Amd64 relocation R_X86_64_32S in a static lib

Philip Guenther guenther at
Tue Nov 5 20:51:45 CET 2013

On Tue, 5 Nov 2013, Torbjorn Granlund wrote:
> Philip Guenther <guenther at> writes:
>   Ah, but you are, sorta.  In OpenBSD 5.3, platforms where the compiler and 
>   toolchain support were for robust for it were switched to build PIE 
>   objects and executables by default.  So yes, that object _is_ expected to 
>   be position independent.  c.f. the gcc-local(1) manpage.
>   At least on OpenBSD, the processor will define __PIC__ and __pic__ when 
>   building both PIC _and_ PIE objects, so you can test those to determine 
>   whether the ASM should use position-independent code sequences.
> I am aware of that people have started using "PIE" as a novel term for
> PIC, sometimes with a subtle difference in meaning, sometimes with the
> exact same meaning.  It is however evident that you're making some much
> larger distinction.  Which one?

We give it the same meaning as gcc and its documentation.  For example:

     These options are similar to `-fpic' and `-fPIC', but generated
     position independent code can be only linked into executables.
     Usually these options are used when `-pie' GCC option will be used
     during linking.

>   R_X86_64_64 is safe for use in PIC/PIE code, though I would expect 
>   %rip relative addressing to be more efficient when it's applicable.
> Now I get really confused.  You disallow R_X86_64_32S which is of the 
> type S + A but allow R_X86_64_64 which is also of the type S + A.  That 
> simply makes no sense at all. If you allow R_X86_64_64 in a relocatable 
> executable, that you will need load-time patching, which precludes any 
> sharing.

Yeah, I spoke too broadly: R_X86_64_64 is only okay for relocations in 
writable segments.  The OpenBSD libc has some of those in its .data 
segment, for exmaple.  You're correct that R_X86_64_64 relocations against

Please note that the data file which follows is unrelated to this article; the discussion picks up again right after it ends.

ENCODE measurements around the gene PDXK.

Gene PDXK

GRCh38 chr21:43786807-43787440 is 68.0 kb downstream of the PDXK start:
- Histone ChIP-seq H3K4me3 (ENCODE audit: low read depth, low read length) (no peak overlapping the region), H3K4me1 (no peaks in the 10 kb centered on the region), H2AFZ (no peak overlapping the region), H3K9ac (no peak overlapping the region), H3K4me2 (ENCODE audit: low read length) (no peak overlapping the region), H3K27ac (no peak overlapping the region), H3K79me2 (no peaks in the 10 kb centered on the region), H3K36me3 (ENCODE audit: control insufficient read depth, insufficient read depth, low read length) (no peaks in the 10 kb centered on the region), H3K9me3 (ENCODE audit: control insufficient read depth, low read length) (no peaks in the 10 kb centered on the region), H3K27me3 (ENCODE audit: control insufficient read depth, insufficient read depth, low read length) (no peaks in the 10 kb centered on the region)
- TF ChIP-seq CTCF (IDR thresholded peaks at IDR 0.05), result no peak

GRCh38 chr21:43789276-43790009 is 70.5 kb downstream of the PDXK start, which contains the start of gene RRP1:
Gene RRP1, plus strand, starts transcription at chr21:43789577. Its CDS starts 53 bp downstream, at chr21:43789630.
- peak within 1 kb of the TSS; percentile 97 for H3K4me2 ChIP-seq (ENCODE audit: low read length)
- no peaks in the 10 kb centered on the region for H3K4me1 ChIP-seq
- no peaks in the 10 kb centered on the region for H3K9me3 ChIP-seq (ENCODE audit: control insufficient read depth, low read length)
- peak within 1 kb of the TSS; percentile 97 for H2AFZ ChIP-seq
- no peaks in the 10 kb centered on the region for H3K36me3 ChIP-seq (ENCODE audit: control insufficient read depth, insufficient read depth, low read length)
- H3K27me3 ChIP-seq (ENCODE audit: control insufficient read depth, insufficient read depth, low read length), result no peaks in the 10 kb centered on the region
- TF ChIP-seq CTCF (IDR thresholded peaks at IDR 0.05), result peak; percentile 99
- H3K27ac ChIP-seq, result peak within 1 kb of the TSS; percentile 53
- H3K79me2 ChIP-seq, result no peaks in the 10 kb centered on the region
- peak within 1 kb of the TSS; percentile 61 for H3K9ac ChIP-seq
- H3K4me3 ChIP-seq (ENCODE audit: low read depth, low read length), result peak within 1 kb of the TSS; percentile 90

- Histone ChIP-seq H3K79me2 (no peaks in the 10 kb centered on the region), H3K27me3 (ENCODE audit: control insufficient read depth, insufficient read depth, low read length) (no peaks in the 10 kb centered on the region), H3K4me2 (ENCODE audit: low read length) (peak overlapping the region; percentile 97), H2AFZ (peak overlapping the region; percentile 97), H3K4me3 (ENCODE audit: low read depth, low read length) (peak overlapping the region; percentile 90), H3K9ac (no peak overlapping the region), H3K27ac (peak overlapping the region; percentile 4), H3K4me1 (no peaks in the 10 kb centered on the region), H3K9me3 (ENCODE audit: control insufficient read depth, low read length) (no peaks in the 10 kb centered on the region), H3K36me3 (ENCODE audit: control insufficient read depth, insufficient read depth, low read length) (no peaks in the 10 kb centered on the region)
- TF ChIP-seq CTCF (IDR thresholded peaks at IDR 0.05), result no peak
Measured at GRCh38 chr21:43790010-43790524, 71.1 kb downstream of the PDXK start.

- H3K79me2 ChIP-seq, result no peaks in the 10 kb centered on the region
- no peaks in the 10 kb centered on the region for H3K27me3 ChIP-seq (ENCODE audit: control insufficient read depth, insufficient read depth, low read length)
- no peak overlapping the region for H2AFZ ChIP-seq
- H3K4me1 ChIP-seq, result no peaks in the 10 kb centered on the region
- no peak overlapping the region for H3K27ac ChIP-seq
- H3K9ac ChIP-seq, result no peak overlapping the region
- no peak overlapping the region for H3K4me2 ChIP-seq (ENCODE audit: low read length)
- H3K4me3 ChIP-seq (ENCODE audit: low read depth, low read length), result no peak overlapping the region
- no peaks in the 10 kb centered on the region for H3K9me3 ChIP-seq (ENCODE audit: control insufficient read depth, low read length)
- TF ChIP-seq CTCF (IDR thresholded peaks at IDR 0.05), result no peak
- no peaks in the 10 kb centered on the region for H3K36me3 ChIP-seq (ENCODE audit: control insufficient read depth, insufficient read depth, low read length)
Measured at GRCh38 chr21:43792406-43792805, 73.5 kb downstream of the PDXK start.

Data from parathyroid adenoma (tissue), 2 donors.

the text segment prevent sharing.

> That's bad.  But then why not allow R_X86_64_32S too?

Because there's no guarantee that the target is within 2GB, as the 
reference may resolve to the symbol in a different shared object which is 
too far away.

> What was the exact decision for the change in 5.3.  Is it spelled out 
> somewhere for me to read?

"Exact decision for the change"?  I'm not sure what you mean by 'decision' 
there.  If you're wondering about the _reason_ for the change (why we did 
it), the answer is so that ASLR is applied not just to the code in shared 
libraries but also the code in executables.  If you're wondering what was 
done to implement the change, the part that seems to be annoying you is 
that in 5.3 the default for gcc is to pass -fpie to the C compiler and 
-pie to the linker.

> Is there some code which will work for all OpenBSD AMD64 releases?
> E.g., can I count on a PLT and GOT always?  I really don't want to
> support many ABIs for one OS, such support tend to be fragile.

Yes, you can.  If you look at libc.a, for example, you'll see it contains 
R_X86_64_GOTPCREL and R_X86_64_PLT32 relocations.  Those work both when 
building a PIE executable and when building a fully static non-PIE 
executable.  In the latter case they are resolved by the linker when 
generating the executable.

Philip Guenther

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